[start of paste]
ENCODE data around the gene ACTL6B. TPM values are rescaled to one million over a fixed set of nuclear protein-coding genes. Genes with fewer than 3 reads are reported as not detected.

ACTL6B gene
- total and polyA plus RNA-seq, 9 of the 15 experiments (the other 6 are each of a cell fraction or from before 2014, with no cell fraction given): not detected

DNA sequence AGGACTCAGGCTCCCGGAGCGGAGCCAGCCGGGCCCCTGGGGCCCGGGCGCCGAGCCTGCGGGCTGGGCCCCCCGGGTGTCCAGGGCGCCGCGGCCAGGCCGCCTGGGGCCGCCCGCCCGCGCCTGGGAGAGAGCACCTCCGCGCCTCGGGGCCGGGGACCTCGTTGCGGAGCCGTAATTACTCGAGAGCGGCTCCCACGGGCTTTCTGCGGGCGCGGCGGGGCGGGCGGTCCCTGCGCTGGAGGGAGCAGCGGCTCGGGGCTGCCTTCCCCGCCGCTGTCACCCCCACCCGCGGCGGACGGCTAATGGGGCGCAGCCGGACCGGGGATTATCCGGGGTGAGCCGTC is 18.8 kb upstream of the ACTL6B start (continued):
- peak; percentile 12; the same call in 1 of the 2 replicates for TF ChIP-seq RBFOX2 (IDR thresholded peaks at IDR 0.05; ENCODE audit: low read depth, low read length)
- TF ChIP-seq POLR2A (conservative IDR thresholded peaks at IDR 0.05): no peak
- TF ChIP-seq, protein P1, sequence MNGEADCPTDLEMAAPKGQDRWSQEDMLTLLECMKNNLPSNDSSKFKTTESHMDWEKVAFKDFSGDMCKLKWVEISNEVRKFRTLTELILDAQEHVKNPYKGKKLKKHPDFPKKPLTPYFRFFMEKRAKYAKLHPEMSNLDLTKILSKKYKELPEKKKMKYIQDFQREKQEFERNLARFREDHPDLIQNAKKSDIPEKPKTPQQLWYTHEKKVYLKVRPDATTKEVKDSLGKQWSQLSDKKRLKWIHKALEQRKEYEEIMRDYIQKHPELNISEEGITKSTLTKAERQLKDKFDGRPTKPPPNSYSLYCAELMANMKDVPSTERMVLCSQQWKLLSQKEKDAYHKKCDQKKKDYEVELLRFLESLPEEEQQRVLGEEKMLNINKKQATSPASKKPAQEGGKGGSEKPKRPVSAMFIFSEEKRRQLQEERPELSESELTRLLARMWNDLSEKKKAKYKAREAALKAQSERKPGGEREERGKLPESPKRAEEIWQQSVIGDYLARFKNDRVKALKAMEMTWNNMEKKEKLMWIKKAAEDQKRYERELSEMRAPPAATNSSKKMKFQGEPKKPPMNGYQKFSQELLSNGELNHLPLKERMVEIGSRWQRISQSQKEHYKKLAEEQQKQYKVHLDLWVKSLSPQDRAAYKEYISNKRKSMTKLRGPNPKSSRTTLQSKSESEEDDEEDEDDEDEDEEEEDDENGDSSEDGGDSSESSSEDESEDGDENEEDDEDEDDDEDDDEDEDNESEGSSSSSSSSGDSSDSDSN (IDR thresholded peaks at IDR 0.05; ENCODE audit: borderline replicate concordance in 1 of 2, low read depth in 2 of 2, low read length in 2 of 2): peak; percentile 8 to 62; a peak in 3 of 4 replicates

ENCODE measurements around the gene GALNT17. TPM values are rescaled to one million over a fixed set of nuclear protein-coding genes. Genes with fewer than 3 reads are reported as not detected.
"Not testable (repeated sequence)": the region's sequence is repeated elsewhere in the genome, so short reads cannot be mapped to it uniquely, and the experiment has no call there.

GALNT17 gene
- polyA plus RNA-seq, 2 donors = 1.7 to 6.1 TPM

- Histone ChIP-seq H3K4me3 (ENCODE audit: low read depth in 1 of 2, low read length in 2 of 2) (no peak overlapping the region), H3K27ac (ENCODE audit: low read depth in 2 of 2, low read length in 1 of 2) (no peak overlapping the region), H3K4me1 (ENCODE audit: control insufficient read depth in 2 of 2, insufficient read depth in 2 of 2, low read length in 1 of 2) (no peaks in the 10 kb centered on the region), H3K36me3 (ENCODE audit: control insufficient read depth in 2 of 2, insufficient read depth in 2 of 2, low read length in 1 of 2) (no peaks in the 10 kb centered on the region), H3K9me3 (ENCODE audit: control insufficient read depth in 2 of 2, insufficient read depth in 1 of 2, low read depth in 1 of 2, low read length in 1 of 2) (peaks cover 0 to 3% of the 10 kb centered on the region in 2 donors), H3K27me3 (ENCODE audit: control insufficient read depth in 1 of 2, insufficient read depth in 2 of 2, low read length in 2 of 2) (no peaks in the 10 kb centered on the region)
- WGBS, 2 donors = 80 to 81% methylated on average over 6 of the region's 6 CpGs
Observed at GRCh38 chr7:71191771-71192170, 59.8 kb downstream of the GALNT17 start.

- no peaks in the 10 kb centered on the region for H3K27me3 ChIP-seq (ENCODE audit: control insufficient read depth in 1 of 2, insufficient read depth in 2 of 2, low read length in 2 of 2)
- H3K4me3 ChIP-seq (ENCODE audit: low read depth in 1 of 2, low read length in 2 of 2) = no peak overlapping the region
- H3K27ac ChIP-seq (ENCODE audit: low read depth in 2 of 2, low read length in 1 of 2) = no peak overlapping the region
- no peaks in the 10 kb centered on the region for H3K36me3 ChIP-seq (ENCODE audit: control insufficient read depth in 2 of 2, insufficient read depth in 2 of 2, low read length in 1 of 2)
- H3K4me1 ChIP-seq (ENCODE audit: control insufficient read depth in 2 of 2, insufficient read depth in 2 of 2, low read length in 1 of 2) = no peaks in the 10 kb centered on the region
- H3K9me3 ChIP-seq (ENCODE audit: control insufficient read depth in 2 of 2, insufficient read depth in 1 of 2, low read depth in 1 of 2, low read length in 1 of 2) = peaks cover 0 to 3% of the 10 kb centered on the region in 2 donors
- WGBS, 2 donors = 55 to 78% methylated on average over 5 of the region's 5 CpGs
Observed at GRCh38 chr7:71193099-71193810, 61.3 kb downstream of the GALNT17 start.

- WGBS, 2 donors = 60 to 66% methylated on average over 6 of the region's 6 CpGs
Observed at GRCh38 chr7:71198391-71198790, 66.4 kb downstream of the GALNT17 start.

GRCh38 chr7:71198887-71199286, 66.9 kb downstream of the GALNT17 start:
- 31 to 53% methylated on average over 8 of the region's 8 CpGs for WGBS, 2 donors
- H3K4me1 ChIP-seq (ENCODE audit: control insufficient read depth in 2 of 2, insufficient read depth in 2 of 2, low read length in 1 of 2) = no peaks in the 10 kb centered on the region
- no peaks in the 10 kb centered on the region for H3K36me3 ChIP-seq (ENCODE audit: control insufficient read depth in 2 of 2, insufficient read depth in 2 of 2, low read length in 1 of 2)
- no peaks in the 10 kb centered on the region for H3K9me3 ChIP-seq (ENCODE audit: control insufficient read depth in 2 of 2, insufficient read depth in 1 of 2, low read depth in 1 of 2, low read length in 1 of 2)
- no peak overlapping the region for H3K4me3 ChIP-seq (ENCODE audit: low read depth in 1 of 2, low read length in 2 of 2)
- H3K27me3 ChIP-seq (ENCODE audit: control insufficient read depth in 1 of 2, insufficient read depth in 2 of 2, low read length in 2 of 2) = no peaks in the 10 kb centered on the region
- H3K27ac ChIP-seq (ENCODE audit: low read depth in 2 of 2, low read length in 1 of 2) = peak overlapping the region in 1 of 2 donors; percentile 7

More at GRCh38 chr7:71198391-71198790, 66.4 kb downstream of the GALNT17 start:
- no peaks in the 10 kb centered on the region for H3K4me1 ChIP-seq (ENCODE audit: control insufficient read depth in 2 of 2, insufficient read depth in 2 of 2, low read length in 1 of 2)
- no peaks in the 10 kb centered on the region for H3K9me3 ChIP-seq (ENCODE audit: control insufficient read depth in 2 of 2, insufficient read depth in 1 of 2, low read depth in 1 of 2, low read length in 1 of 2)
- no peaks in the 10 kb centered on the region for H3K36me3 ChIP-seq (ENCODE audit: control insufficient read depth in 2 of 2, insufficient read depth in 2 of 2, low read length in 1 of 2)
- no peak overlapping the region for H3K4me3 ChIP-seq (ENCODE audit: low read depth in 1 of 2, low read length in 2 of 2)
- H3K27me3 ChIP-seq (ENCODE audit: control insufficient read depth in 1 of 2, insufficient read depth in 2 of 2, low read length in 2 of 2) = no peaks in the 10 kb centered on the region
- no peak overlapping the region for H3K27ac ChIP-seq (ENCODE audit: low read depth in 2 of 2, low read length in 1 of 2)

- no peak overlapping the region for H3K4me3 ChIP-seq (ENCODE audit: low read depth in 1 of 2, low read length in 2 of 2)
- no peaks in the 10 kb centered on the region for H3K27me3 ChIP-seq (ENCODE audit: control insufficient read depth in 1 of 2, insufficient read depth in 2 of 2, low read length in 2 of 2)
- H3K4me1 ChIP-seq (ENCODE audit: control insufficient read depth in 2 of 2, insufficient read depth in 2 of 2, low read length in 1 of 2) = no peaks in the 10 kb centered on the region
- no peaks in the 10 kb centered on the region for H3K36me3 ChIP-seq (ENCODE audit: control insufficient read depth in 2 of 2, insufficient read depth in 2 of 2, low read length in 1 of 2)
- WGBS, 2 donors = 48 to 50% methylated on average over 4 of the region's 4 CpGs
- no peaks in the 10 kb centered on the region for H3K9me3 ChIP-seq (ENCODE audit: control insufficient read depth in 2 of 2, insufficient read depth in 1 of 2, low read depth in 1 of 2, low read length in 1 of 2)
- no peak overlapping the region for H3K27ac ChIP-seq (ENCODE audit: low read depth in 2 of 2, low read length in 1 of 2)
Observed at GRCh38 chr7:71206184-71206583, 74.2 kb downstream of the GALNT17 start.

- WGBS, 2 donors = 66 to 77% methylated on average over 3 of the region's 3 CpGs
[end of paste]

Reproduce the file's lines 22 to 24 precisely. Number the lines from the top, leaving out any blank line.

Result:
Observed at GRCh38 chr7:71193099-71193810, 61.3 kb downstream of the GALNT17 start.

- WGBS, 2 donors = 60 to 66% methylated on average over 6 of the region's 6 CpGs
Observed at GRCh38 chr7:71198391-71198790, 66.4 kb downstream of the GALNT17 start.